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Of shapeless logs, and this lone hermit home.”
“No-no. All was so still around, methought
Upon mine ear that echoed hymn did steal,
Which mid the church, where erst we paid our

vows,
So tuneful pealed. But tenderly thy voice
Dissolved the illusion.” And the gentle smile
Lighting her brow, the fond caress that soothed
Her waking infant, reassured his soul
That, wheresoe'er our best affections dwell,
And strike a healthful root, is happiness.
Content and placid, to his rest he sank :
But dreams, those wild magicians, that do play
Such pranks when reason slumbers, tireless

wrought Their will with him. Up rose the thronging mart Of his own native city-roof and spire, All glittering bright, in fancy's frost-work ray. The steed his boyhood nurtured proudly neighed, The favourite dog came frisking round his feet, With shrill and joyous bark-familiar doors Flew open-greeting hands with his were linked In friendship’s grasp-he heard the keen debate From congregated haunts, where mind with

mind Doth blend and brighten, and till morning

roved ’Mid the loved scenery of his native land.

Sigourney.

CONTENTMENT.

Think’st thou the steed that restless roves,
O'er rocks and mountains, fields and groves,

With wild, unbridled bound,
Finds fresher pasture than the bee,
On thymy bank or vernal tree,
Intent to store her industry

Within her waxen round ?

Think'st thou the fountain forced to turn
Through marble vase or sculptured urn,

Affords a sweeter draught
Than that which, in its native sphere,
Perennial, undisturbed, and clear,
Flows, the lone traveller's thirst to cheer,

And wake his grateful thought ?

Think'st thou the man whose mansions hold
The worldling's pomp and miser's gold,

Obtains a richer prize
Than he who, in his cot at rest,
Finds heavenly peace, a willing guest,
And bears the promise in his breast
Of treasure in the skies?

Sigourney.

SONG.

Should sorrow o'er thy brow

Its darkened shadows fling, And hopes that cheer thee now,

Die in their early spring ; Should pleasure at its birth

Fade like the hues of even, Turn thou away from earth,

There's rest for thee in heaven !

If ever life shall seem

To thee a toilsome way, And gladness cease to beam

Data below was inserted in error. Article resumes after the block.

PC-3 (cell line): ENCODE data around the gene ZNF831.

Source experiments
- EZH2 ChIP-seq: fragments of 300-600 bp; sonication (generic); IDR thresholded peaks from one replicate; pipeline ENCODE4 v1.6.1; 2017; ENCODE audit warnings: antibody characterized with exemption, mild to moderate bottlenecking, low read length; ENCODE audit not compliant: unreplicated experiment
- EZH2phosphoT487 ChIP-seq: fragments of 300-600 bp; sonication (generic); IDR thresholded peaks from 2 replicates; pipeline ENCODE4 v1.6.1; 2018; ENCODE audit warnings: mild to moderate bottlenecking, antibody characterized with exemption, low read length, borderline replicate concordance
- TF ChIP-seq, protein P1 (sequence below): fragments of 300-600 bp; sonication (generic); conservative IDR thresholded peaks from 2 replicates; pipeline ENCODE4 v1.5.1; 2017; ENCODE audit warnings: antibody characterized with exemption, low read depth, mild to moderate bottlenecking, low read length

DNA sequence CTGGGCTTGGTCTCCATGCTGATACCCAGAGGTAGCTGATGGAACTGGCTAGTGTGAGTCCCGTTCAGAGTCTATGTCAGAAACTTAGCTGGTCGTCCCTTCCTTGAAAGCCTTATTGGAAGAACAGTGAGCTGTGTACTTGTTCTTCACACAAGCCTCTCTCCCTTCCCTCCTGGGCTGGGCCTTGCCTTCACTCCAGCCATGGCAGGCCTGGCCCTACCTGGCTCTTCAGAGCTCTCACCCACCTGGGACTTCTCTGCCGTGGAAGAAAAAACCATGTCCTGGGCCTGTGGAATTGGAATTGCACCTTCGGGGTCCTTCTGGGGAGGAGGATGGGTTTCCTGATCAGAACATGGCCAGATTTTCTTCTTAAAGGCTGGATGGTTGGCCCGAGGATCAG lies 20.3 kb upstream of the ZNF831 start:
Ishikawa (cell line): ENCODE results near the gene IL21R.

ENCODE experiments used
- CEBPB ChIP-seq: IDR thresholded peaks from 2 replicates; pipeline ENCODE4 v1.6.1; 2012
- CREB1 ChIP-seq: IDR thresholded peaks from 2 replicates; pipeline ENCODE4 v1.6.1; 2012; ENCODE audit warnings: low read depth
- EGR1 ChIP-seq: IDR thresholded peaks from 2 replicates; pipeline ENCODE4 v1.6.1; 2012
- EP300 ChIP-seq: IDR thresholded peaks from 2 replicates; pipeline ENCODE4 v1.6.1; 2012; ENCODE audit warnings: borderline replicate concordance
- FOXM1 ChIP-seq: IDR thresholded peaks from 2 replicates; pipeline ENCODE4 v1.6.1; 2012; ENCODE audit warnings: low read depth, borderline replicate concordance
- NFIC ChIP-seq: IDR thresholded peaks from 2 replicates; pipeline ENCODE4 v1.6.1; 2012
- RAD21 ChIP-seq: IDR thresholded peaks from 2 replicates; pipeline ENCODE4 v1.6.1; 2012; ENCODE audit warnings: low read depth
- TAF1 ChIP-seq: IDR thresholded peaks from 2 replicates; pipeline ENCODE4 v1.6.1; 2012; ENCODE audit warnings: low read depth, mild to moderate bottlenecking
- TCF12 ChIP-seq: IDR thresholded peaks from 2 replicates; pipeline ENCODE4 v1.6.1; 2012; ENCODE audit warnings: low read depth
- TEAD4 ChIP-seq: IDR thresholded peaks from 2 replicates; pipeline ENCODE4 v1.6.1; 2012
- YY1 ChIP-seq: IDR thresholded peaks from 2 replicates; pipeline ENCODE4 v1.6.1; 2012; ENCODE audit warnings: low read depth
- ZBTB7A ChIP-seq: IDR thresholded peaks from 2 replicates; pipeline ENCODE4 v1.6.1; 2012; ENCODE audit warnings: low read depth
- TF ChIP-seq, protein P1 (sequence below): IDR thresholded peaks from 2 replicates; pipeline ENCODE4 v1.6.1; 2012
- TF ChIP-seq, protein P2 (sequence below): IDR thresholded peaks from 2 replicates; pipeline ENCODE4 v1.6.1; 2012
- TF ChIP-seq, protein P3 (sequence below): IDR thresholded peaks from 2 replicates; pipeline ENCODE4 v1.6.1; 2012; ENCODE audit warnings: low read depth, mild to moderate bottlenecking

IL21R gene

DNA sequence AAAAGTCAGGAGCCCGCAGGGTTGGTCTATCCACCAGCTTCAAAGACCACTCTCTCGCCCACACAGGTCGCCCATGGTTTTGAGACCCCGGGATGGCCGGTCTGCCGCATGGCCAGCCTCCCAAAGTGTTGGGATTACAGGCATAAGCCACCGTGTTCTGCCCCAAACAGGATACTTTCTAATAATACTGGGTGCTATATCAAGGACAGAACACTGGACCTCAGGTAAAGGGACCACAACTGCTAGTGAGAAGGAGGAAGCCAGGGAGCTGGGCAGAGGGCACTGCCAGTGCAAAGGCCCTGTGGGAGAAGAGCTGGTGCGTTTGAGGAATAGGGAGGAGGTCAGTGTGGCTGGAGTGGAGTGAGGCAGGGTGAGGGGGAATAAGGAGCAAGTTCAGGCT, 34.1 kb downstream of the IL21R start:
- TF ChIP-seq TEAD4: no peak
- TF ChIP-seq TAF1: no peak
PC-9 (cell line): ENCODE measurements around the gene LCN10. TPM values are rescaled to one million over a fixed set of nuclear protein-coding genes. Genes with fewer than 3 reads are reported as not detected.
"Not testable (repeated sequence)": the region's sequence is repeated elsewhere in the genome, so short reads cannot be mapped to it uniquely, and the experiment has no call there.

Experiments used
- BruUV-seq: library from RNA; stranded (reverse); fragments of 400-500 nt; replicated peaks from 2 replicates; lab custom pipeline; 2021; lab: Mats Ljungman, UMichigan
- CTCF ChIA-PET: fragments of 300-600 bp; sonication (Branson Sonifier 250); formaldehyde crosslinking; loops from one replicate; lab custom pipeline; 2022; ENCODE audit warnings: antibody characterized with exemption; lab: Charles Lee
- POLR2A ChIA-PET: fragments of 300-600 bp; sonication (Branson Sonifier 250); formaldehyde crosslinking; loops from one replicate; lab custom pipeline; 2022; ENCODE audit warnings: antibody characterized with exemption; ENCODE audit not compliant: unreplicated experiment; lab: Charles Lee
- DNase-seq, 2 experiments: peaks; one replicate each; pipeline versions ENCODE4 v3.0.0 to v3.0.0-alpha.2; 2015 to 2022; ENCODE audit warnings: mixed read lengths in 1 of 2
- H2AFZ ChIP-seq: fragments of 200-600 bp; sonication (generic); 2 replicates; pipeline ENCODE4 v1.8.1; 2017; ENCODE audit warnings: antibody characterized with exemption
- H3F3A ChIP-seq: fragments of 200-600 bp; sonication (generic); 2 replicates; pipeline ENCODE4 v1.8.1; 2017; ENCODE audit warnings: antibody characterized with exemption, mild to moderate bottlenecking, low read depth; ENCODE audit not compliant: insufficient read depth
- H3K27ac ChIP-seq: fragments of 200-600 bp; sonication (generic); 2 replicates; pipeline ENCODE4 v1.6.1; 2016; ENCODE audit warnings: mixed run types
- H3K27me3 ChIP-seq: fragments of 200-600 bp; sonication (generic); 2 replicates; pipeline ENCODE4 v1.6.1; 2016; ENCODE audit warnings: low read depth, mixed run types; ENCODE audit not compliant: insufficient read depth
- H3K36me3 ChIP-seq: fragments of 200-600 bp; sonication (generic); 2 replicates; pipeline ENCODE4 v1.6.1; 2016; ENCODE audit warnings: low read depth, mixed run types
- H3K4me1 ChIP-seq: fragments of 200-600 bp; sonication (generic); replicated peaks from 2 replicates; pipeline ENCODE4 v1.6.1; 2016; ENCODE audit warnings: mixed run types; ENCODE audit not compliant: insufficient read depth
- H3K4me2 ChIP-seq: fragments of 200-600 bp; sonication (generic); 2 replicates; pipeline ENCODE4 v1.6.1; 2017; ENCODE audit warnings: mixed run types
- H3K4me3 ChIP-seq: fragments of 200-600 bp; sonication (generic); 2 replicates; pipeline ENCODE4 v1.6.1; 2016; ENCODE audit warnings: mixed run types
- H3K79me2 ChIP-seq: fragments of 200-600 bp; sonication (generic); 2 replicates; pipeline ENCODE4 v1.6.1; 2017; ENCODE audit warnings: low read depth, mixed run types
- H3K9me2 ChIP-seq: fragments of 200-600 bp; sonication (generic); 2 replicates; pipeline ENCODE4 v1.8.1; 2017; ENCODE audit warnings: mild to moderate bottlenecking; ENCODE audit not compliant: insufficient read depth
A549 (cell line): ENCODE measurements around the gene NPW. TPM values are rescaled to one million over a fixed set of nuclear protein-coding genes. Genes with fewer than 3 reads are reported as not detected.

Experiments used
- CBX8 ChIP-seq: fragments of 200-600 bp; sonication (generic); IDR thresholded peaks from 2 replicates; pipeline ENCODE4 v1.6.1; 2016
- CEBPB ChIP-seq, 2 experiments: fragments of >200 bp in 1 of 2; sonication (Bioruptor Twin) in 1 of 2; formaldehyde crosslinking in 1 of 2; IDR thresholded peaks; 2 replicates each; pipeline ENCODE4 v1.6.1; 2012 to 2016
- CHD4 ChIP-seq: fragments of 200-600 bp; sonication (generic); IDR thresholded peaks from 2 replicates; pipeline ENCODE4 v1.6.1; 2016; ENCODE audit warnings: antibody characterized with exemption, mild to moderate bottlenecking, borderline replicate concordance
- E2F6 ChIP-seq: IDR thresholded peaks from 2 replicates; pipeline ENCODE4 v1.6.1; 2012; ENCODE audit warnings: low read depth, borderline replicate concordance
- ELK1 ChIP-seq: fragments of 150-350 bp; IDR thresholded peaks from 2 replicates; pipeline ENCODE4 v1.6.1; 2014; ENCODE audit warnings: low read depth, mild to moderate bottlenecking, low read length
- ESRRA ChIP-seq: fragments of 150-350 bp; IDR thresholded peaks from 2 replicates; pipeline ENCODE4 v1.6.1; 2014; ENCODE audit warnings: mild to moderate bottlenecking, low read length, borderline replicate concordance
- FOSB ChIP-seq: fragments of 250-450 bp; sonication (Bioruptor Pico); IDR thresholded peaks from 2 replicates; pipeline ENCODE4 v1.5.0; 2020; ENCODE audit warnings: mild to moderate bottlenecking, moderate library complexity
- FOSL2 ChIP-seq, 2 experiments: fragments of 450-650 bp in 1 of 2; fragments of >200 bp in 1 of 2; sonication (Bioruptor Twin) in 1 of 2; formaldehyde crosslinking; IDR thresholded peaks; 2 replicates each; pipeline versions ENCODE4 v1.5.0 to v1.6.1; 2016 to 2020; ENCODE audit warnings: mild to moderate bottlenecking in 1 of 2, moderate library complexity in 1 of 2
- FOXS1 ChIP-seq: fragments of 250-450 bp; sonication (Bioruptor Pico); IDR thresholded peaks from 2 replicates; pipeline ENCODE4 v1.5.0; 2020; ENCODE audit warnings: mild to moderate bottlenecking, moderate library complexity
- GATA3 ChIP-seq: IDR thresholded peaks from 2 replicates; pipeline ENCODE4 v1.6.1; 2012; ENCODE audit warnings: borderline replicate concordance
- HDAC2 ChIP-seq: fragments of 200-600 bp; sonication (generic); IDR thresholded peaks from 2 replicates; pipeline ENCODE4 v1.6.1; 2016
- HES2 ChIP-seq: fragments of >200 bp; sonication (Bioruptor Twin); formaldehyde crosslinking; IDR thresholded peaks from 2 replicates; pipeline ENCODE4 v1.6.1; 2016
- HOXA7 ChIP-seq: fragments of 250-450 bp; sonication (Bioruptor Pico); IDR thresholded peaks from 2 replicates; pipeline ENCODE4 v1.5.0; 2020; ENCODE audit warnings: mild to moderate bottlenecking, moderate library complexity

Upon its clouded day; If, like the wearied dove,

O’er shoreless ocean driven, Raise thou thine eye above,

There's rest for thee in heaven !

But O! if always flowers

Throughout thy pathway bloom, And gayly pass the hours,

Undimmed by earthly gloom;

Still let not every thought

To this poor world be given,
Not always be forgot

Thy better rest in heaven!

When sickness pales thy cheek,

And dims thy lustrous eye,
And pulses low and weak

Tell of a time to die,-
Sweet hope shall whisper then,

“Though thou from earth be riven,
There's bliss beyond thy ken,-
There's rest for thee in heaven.”

Bright.

WHAT IS THAT, MOTHER?"

What is that, Mother £-The lark, my child !The morn has but just looked out, and smiled, When he starts from his humble grassy nest, And is up and away, with the dew on his breast, And a hymn in his heart, to yon pure, bright

sphere, To warble it out in his Maker's ear. Ever, my child, be thy morn's first lays, Tuned, like the lark’s, to thy Maker's praise.

What is that, Mother ?—The dove, my son !-
And that low, sweet voice, like a widow's moan,
Is flowing out from her gentle breast,
Constant and pure, by that lonely nest,
As the wave is poured from some crystal urn,
For her distant dear one's quick return :
Ever, my son, be thou like the dove,
In friendship as faithful, as constant in love.

What is that, Mother ?—The eagle, boy !-
Proudly careering his course of joy :
Firm, on his own mountain vigour relying,
Breasting the dark storm, the red bolt defying,
His wing on the wind, and his eye on the sun,
He swerves not a hair, but bears onward, right

on.

Boy, may the eagle's flight ever be thine,
Onward, and upward, and true to the line.

What is that, Mother ?—The swan, my love !
He is floating down from his native grove;
No loved one now, no nestling nigh,
He is floating down, by himself to die :
Death darkens his eye, and unplumes his wings :
Yet his sweetest song is the last he sings.
Live so, my love, that when death shall come,
Swan-like and sweet, it may waft thee home.

Doane.

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